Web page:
2021 Legislative bills signed by Gov. Lujan Grisham

Legislature

Governor signs historic recreational marijuana bill into law

SANTA FE, N.M. (KRQE) – Governor Michelle Lujan Grisham has already signed many bills from the 2021 Legislative Session. Bills that were not signed by April 9 have been pocket vetoed.


Bills signed from 2021 Special Session

Senate Bill 2 – Expungement of Certain Criminal Records (Signed April 12)

The signed legislation will authorize the expungement of old low-level cannabis convictions from the record.

House Bill 2 – Cannabis Regulation Act (Signed April 12) 

New Mexico will join 16 states that have legalized marijuana and will go into effect in April 2022. The recreational marijuana bill will allow people 21 years or older to buy and use marijuana but can only buy no more than two ounces of cannabis. There will be limits on extracts and edibles. 


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Under the advancing legalization package, New Mexico would levy an initial excise tax on recreational marijuana sales of 12% that eventually rises to 18%. That’s on top of current gross receipts on sales that range from roughly 5% to 9%.

The bill also reconsiders criminal drug sentences for about 100 prisoners and gives the governor a strong hand in licensing the industry and monitoring supplies. Possession of up to 2 ounces (57 grams) of marijuana would cease to be a crime, and people would be allowed six plants at home — or up to 12 per household. The Cannabis Control Division falls under the New Mexico Regulation & Licensing Department and will regulate and license cannabis across the state.

Senate Bill 1: LEDA Changes (Signed April 7)

Senate Bill 1, will allow 50% of state and local tax revenue to be used as public support for economic development projects. The money placed into the LEDA fund will assist businesses with land, building and infrastructure costs.


Bills signed from 2021 Legislative Session

House Bill 2: General Appropriation Act of 2021 (Signed April 9)

New Mexico state budget for Fiscal Year 2022, a $7.4 billion package for key state investments in public education, early childhood well-being, economic development and pandemic relief, behavioral health and infrastructure. The budget for the year beginning July 1, 2021, maintains 24 percent of recurring expenditures in reserves, or $1.7 billion, and 1.5 percent raises for public school and higher education personnel, as well as state employees and front-line health and social service workers.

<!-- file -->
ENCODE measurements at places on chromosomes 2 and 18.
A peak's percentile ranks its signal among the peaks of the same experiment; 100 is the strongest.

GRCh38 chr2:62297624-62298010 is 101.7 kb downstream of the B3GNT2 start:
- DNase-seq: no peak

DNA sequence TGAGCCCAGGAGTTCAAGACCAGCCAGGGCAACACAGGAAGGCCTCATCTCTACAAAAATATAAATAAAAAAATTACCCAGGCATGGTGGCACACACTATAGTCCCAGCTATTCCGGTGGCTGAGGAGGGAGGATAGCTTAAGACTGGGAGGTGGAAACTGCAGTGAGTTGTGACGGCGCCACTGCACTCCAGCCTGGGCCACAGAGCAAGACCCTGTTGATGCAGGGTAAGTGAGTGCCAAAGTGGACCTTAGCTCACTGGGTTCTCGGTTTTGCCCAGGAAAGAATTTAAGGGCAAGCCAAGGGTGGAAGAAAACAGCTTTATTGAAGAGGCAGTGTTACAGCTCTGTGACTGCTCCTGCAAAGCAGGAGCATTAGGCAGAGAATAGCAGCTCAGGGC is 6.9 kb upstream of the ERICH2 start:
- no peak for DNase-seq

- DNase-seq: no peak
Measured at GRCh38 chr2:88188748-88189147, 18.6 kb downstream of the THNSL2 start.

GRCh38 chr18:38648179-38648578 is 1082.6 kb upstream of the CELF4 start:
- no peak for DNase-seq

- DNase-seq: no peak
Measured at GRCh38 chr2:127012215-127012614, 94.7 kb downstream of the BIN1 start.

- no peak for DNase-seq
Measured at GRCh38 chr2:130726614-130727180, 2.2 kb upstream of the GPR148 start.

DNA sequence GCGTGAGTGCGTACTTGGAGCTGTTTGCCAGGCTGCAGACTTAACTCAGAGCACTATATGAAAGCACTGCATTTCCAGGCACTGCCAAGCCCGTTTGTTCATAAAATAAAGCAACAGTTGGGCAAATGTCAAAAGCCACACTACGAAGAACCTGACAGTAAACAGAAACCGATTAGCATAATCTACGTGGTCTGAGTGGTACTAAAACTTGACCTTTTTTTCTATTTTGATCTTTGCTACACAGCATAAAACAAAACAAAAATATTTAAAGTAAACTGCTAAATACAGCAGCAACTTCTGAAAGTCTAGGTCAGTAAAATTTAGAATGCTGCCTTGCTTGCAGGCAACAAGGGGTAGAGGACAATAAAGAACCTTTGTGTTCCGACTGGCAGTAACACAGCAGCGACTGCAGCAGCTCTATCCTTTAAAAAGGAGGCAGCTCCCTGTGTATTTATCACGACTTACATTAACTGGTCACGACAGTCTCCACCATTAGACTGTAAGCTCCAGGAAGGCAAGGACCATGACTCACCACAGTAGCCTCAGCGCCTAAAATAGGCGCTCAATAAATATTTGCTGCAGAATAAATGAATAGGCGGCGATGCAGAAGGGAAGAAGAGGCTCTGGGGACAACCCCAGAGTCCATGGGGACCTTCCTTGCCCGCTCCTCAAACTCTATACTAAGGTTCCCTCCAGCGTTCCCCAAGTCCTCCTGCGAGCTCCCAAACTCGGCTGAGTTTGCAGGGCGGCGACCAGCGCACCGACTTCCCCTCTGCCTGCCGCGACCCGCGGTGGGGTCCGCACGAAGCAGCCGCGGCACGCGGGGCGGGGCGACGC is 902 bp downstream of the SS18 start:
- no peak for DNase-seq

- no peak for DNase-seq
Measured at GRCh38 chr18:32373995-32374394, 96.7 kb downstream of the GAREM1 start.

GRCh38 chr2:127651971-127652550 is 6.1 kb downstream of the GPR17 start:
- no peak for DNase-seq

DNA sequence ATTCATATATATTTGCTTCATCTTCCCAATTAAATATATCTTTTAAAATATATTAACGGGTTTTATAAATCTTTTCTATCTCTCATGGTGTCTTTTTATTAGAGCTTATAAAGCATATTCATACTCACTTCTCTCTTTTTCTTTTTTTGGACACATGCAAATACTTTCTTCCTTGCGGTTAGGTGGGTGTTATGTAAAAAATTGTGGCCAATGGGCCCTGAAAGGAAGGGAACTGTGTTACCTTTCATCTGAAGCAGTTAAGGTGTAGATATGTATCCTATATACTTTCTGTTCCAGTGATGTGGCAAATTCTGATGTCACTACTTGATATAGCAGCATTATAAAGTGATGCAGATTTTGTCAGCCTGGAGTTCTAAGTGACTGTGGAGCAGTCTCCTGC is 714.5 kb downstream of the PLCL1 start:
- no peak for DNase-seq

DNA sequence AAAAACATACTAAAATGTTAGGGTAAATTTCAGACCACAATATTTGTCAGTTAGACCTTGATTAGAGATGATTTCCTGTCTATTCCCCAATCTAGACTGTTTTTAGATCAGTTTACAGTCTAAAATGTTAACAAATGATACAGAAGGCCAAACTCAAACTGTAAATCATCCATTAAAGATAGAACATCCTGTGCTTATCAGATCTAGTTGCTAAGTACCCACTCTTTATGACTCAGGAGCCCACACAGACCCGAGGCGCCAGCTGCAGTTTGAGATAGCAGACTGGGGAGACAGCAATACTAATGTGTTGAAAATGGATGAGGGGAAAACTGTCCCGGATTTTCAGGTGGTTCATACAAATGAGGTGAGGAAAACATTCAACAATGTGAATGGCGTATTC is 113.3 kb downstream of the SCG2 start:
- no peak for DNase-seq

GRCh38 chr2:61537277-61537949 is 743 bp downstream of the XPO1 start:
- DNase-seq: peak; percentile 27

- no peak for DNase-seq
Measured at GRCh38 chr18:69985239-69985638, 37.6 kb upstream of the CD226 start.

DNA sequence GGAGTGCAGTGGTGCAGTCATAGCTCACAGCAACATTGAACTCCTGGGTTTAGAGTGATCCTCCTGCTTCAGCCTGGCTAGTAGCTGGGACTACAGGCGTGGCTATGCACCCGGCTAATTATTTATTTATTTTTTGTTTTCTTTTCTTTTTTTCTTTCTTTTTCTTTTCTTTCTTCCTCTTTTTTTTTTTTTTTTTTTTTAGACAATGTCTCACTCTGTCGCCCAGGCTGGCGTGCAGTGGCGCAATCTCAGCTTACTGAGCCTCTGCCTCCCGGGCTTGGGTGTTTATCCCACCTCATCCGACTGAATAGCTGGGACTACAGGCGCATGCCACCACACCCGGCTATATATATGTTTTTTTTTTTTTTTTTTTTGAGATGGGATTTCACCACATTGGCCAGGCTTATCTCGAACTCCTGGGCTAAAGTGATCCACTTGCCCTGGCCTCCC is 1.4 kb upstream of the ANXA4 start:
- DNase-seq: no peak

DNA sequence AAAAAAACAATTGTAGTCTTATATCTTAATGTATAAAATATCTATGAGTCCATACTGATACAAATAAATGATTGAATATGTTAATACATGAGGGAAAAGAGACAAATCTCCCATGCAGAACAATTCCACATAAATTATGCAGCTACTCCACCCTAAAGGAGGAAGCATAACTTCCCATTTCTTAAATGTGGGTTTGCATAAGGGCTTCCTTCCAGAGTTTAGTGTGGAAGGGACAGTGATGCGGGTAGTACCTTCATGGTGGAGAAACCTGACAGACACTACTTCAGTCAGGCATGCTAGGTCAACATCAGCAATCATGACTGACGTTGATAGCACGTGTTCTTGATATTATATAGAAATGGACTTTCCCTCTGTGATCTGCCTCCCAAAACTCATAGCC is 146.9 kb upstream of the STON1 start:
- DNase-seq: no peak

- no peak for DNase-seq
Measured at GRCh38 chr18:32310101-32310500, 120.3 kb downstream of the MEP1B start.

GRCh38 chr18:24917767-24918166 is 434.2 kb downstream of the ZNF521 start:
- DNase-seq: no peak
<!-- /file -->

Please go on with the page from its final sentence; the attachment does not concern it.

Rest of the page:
House Bill 4: New Mexico Civil Rights Act (Signed April 7)

The Civil Rights Act will bar the use of qualified immunity in state court. Qualified immunity protects public employees from being sued personally. It would also make it easier to bring civil rights suits by allowing those employees to be sued in state court instead of federal.

House Bill 222- Special Education Ombud Act (Signed April 5)

Under House Bill 222, the measure will establish an office within the Developmental Disabilities Council to advocate for the educational rights of students seeking special education services. According to a news release, the special education ombud will serve as a watchdog for public school students and provide support for families.

Senate Bill 17 – Family Income Index Act (Signed April 5)

Senate Bill 17 will help the state more evenly distribute money to schools. The Family Income Index allows the Public Education Department to access information from other agencies and census data to identify the household income of every public school students in the state.

Senate Bill 140 – Child Support Changes (Signed April 5)

Senate Bill 140 updates the state’s statute to align with federal rules that are based on the combined parents’ actual income and the non-custodial parents’ ability to pay. It will also allow the state to focus on providing employment opportunities and job security to help non-custodial parents meet their obligations.

House Bill 29 and Senate Bill 80 – No School Discrimination for Hair (Signed April 5)

The “Crown Act,” as it’s known nationally, was conceived as a measure to protect African Americans from discrimination based on natural or traditional hairstyles. Under the new law, traditional hairstyles and religious coverings cannot be prohibited in work or school dress codes or used as an excuse to turn someone down for a job.

House Bill 6 – State Equalization Guarantee Distributions (Signed April 5)

House Bill 6, will end credits for impact aid payments in the public school funding formula, providing school districts with federally impacted land access to more than $60 million. The bill will also have a recurring $67 million appropriation from the general fund so that ensures that no district will be financially harmed from the change.

House Bill 183 – No Fines or Fees for Some Juvenile Crimes (Signed Mar. 30)

Under House Bill 183, the measure removes eliminates fines for the possession of cannabis by a minor and modifies the requirement for community service to a maximum of 48 hours. The bill would also remove a nonrefundable “application fee” for public defender representation for any child subject to the provisions of the state Delinquency Act.